November 27, 2013 — A recent report by the AARP Policy Institute predicts that the 83 percent of seniors who heat with natural gas or electricity will see increased costs this winter. AARP projects that seniors using fuel oil may experience a slight decrease from last winter.
The cost of heating still varies greatly by fuel type and region. The highest costs remain for seniors in the New England area; however, AARP projects a slight decrease this winter (from $2,366 to $2,314). The next highest regions, where seniors face increased prices this year, are the Middle Atlantic, East North Central, and West North Central (see table below). To see the states making up those regions, see the map here.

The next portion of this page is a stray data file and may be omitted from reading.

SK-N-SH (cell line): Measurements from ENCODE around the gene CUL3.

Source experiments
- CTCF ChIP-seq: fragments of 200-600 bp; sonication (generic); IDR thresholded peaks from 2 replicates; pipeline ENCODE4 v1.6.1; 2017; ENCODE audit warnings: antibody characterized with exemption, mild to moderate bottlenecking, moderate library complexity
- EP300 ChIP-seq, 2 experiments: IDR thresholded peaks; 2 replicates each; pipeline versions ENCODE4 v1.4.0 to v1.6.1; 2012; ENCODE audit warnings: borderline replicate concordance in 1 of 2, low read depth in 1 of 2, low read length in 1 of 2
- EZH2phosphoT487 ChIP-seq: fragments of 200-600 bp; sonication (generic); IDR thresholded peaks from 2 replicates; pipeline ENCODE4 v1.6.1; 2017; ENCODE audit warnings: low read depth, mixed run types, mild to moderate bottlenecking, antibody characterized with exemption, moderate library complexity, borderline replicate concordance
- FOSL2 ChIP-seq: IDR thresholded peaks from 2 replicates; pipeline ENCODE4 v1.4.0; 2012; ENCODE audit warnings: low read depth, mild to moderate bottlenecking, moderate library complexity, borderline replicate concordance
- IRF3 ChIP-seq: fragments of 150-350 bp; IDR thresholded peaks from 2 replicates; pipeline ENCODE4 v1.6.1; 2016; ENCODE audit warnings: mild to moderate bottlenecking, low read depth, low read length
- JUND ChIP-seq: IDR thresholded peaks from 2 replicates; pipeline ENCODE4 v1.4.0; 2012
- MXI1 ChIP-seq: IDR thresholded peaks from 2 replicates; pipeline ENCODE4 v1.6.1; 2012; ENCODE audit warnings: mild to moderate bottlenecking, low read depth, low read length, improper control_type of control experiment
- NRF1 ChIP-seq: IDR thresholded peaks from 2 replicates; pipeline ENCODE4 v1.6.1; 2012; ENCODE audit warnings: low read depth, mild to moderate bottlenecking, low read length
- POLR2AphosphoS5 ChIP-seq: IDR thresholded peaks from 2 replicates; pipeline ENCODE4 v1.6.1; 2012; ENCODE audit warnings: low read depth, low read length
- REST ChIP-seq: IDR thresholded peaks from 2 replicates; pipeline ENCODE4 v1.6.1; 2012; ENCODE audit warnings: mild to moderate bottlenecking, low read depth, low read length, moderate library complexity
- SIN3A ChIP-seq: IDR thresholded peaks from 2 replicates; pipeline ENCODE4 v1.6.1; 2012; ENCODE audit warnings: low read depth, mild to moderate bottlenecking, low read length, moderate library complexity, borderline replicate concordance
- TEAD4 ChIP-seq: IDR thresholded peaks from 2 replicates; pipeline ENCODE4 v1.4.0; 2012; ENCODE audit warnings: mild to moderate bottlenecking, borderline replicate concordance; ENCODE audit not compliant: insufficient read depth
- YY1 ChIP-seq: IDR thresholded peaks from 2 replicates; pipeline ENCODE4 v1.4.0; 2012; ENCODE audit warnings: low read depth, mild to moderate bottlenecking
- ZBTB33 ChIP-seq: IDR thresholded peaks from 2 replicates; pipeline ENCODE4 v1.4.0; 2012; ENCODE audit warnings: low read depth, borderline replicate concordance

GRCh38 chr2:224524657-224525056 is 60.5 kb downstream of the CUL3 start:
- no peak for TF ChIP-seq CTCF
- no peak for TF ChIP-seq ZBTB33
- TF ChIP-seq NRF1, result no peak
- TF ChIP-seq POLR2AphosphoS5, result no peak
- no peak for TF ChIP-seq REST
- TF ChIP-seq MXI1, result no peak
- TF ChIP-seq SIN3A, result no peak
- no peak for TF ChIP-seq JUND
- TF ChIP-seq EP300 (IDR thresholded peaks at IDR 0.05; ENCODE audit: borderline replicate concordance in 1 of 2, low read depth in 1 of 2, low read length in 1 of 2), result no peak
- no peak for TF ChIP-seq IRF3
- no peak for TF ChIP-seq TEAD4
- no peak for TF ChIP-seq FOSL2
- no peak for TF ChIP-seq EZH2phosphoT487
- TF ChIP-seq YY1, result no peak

While data shows that low-income seniors use less heating fuel than those with higher incomes, their financial burden is much higher. Approximately 30 percent of senior households have total incomes of less than $20,000. This demographic has the highest energy burden across the board, no matter what fuel type they use to heat their homes. The report includes a graph illustrating the differences in energy burden.
Finally, the report concludes with a table demonstrating that increases in heating costs has consistently outpaced the average LIHEAP grant since 2004. For example, the average LIHEAP assistance for recipients fell to $375 in 2012-2013 from its highest point of $502 in 2009-2010. In contrast, the average expenditure for heating only decreased from $914 to $844 during the same period.
Sources: AARP Policy Institute